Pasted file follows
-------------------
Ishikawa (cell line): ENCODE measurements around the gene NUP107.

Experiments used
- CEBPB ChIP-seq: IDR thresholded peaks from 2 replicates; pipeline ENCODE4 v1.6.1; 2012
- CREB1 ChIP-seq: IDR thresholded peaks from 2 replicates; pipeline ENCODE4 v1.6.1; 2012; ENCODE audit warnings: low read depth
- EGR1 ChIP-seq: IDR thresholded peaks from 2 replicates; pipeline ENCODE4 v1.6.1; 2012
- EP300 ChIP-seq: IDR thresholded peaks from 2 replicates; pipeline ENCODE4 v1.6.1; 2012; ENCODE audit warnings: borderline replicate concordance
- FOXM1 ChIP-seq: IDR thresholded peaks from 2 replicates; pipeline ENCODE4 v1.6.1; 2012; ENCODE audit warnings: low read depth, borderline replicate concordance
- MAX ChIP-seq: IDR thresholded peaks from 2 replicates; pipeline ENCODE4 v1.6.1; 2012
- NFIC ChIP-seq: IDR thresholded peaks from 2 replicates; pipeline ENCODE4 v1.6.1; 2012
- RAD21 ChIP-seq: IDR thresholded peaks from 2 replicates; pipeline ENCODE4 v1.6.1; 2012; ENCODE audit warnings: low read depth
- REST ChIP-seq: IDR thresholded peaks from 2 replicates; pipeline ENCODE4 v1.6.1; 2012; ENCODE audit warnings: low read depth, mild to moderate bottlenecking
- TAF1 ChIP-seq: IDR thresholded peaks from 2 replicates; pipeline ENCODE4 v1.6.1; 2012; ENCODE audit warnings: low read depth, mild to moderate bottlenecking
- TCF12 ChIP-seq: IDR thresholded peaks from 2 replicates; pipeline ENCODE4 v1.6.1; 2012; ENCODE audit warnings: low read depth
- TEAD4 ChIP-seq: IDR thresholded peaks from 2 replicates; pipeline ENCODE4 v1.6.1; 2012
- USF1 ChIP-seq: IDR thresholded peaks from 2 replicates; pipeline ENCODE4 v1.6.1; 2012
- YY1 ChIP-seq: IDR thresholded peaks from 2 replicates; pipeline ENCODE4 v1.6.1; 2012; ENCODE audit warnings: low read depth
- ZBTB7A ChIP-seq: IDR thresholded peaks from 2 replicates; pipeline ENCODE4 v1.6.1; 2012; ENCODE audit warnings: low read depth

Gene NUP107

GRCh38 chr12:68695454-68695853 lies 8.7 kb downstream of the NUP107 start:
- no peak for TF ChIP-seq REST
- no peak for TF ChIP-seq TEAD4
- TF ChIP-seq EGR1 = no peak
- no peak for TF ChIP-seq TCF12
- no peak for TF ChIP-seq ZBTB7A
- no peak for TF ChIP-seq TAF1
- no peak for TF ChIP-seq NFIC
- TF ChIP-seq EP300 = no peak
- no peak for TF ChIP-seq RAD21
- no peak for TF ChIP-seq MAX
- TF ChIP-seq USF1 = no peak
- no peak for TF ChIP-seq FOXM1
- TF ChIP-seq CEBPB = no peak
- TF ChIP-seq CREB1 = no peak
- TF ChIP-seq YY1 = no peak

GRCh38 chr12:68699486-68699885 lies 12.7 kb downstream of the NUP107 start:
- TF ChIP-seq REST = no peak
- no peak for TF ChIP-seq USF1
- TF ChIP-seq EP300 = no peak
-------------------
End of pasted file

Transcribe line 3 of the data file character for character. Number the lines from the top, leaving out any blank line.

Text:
- CEBPB ChIP-seq: IDR thresholded peaks from 2 replicates; pipeline ENCODE4 v1.6.1; 2012